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Washington: How Tax Applies when the U.S. Government Pays


 Able to purchase items tax-free? Maybe. Maybe not.

The Washington State Department of Revenue has issued a special notice reminding taxpayers that how you pay affects whether or not Washington sales tax applies to the purchase. In short, not all purchases made by federal employees are tax-exempt.

The U.S. government must directly pay for a purchase in order for it to be exempt. Purchases made with the following are exempt:

  • Purchase card embossed with “For Official Government Purchases Only”
    • May not be used for travel
  • Fleet card embossed with “For Official Government Purchases Only”
    • For vehicle fuel and maintenance only
  • Travel card embossed with “For Official Government Travel Only”
    • The sixth digit counting from left must be either 6, 7, 8, 9, or 0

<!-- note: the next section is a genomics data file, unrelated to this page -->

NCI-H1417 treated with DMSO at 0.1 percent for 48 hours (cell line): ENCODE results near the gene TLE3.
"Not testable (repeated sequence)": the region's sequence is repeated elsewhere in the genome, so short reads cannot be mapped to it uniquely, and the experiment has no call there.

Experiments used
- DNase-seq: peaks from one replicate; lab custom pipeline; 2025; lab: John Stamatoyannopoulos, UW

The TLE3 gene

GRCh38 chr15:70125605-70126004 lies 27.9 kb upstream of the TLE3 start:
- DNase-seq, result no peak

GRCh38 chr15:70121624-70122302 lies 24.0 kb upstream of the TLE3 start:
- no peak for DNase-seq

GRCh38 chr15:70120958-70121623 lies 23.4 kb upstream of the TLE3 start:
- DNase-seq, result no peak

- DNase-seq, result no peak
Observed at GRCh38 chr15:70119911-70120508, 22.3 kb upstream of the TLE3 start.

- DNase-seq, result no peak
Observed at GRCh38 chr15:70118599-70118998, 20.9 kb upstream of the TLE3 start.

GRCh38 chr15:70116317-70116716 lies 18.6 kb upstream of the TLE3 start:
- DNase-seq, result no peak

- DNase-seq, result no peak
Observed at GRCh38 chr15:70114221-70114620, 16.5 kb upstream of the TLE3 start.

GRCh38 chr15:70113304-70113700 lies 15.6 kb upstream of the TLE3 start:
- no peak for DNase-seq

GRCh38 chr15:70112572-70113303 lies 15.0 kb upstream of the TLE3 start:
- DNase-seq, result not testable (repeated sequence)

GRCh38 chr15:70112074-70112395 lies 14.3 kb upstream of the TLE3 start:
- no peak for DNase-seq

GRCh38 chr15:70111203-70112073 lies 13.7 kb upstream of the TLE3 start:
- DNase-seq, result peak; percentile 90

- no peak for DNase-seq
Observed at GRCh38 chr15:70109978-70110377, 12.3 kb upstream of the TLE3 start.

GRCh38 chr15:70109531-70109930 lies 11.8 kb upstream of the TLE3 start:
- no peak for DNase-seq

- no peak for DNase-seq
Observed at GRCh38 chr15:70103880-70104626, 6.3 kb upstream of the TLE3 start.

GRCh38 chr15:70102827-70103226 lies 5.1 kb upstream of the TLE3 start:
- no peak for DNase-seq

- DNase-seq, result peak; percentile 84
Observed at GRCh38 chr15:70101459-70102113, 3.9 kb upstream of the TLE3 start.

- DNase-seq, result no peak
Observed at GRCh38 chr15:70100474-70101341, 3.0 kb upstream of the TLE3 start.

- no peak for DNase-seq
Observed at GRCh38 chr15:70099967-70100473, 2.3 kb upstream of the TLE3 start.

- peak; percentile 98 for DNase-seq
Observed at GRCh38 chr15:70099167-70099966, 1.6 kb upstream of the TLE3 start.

• Integrated card embossed with “For Official Government Use Only”
    • The sixth digit counting from left must be either 6, 7, 8, 9, or 0

However, purchases made by federal employees with Individually Billed Accounts (IBAs) are subject to sales tax. This is true even if the federal employee will be reimbursed for the purchase by the federal government.

Keep accurate records

Accurate records must be kept on all exempt transactions, including those made with an eligible card. Therefore, in addition to a receipt, the following must be kept:

  • Federal employee’s name
  • Federal government agency’s name
  • Type of agency card (purchase card, fleet card, etc)
  • Expiration date of credit card
  • Name of the credit card company
  • The sixth digit (counting from left) of the card (for Travel or Integrated Cards).

For additional information, please see the DOR special notice.

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Sales tax rates, rules, and regulations change frequently. Although we hope you'll find this information helpful, this blog is for informational purposes only and does not provide legal or tax advice.
Gail Cole
Avalara Author
Gail Cole
Gail Cole
Avalara Author Gail Cole
Gail began researching and writing about sales tax in 2012 and has been fascinated with it ever since. She has a penchant for uncovering unusual tax facts, and endeavors to make complex sales tax laws more digestible for both experts and laypeople.